Tamales are a traditional Mexican recipe. During the holiday’s Mexican families get together to make tamales. It takes some time to make Tamales but it’s worth every minute. Here’s an easy way to learning how to make Tamales. The Hispanic Food Network is the place for all your traditional Tamale recipes.
HFN Mexican Tamales
- 24 dried corn husks
- 1 tbsp chicken-flavored bouillon powder
- 1 lbs skinless boneless chicken breasts
- ¾ lbs skinless boneless chicken thighs
- 2 cups loosely packed fresh cilantro
- 1 clove garlic minced
- ½ tsp ground cumin
- ½ cup hot salsa verde
- Kosher salt
- 1 dried ancho chile stemmed and seeded
- 4 cups masa harina instant corn flour
- 1 1/3 cups lard
- Place pork into a Dutch oven with onion and garlic, and add water to cover. Bring to a boil, then reduce heat to low and simmer until the meat is cooked through, about 2 hours.
- Use rubber gloves to remove stems and seeds from the chile pods. Place chiles in a saucepan with 2 cups of water. Simmer, uncovered, for 20 minutes, then remove from heat to cool. Transfer the chiles and water to a blender and blend until smooth. Strain the mixture, stir in salt, and set aside. Shred the cooked meat and mix in one cup of the chile sauce.
- Soak the corn husks in a bowl of warm water. In a large bowl, beat the lard with a tablespoon of the broth until fluffy. Combine the masa harina, baking powder and salt; stir into the lard mixture, adding more broth as necessary to form a spongy dough.
- Spread the dough out over the corn husks to 1/4 to 1/2 inch thickness. Place one tablespoon of the meat filling into the center. Fold the sides of the husks in toward the center and place in a steamer. Steam for 1 hour.
- Remove tamales from husks and drizzle remaining chile sauce over. Top with sour cream. For a creamy sauce, mix sour cream into the chile sauce.
Did You Know
In the pre-Columbian era, the Mayas ate tamales and often served them at feasts and festivals. The Classic Maya hieroglyph for tamales has been identified on pots and other objects dating back to the Classic Era (200–1000 CE), although it is likely they were eaten much earlier. While tortillas are the basis for the contemporary Maya diet, there is remarkably little evidence for tortilla production among the Classic period Maya. A lack of griddles in the archaeological record suggests that the primary foodstuff of the Mesoamerican diet may have been the tamale, a cooked, vegetal-wrapped mass of maize dough. Tamales are cooked without the use of ceramic technologies and therefore the form of the tamale is thought to predate the tortilla. Similarities between the two maize products can be found in both the ingredients and preparation techniques and the linguistic ambiguity exhibited by the pan-Mayan term was referring to a basic, daily consumed maize product that can refer to either tortillas or tamales.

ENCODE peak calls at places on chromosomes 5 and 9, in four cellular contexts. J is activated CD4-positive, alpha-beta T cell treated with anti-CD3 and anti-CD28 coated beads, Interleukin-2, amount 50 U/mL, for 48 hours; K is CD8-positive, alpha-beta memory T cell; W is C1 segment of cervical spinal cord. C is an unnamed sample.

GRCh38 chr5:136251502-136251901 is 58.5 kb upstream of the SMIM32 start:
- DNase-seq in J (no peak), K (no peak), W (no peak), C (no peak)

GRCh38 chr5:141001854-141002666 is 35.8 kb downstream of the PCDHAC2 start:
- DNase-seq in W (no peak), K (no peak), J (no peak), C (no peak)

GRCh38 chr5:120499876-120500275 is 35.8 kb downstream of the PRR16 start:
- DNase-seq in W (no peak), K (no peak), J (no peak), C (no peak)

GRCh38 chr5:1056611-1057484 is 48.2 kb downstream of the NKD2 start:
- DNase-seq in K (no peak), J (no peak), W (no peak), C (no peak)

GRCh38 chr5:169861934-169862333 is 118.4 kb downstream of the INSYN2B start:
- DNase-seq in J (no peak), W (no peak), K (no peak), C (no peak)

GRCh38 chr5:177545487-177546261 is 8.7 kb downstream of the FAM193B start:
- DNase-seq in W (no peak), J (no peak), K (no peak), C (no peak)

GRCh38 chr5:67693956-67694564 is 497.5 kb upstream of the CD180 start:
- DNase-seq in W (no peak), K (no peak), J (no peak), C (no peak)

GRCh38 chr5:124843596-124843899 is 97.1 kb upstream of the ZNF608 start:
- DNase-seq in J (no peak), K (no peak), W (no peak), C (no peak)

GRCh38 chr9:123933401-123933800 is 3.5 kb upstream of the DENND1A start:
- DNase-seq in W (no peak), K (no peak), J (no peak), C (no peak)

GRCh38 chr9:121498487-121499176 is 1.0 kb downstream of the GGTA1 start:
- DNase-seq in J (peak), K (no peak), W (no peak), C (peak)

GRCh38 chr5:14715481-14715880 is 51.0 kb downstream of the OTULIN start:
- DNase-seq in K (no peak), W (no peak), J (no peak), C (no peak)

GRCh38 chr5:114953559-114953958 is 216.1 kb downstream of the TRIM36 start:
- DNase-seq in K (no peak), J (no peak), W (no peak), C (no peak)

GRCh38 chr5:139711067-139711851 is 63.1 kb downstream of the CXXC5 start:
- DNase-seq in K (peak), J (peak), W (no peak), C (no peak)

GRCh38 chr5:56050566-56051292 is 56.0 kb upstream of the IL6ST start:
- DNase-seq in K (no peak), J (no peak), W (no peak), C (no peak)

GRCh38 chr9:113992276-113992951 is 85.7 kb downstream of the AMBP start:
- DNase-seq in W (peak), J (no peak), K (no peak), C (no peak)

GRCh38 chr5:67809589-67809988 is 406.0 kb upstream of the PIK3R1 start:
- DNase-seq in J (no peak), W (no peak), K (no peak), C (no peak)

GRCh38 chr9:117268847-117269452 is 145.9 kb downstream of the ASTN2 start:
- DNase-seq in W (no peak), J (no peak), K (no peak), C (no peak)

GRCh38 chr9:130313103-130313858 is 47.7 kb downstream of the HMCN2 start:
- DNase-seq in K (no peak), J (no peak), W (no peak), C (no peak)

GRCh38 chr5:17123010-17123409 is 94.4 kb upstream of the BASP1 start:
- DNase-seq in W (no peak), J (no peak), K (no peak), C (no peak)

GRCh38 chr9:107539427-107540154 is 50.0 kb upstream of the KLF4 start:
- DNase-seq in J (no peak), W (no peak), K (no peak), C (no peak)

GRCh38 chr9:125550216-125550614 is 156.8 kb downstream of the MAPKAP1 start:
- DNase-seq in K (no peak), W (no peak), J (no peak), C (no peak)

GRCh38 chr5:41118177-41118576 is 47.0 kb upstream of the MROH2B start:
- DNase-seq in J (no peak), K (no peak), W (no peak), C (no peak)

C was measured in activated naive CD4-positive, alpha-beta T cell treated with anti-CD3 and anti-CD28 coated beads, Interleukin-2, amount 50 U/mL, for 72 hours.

In the pre-Columbian era, the Aztecs ate tamales with fillings such as turkey, flamingo, frog, axolotl, pocket gopher, rabbit, fish, turkey eggs, honey, fruits, squash, and beans, as well as with no filling. Aztec tamales differed from modern tamales by not having added fat.
One of the most significant rituals for the Aztecs was the feast of Atamalcualiztli (eating of water tamales). This ritual, held every eight years for a whole week, was done by eating tamales without any seasoning, spices, or filling which allowed the maize freedom from being overworked in the usual tamale cooking methods.
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